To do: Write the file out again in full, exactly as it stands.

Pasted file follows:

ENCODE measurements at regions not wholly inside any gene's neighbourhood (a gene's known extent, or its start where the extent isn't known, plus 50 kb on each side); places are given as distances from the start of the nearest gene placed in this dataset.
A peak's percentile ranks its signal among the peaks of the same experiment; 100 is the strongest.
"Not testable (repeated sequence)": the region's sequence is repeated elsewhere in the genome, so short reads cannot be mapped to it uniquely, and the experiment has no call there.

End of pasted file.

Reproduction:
ENCODE measurements at regions not wholly inside any gene's neighbourhood (a gene's known extent, or its start where the extent isn't known, plus 50 kb on each side); places are given as distances from the start of the nearest gene placed in this dataset.
A peak's percentile ranks its signal among the peaks of the same experiment; 100 is the strongest.
"Not testable (repeated sequence)": the region's sequence is repeated elsewhere in the genome, so short reads cannot be mapped to it uniquely, and the experiment has no call there.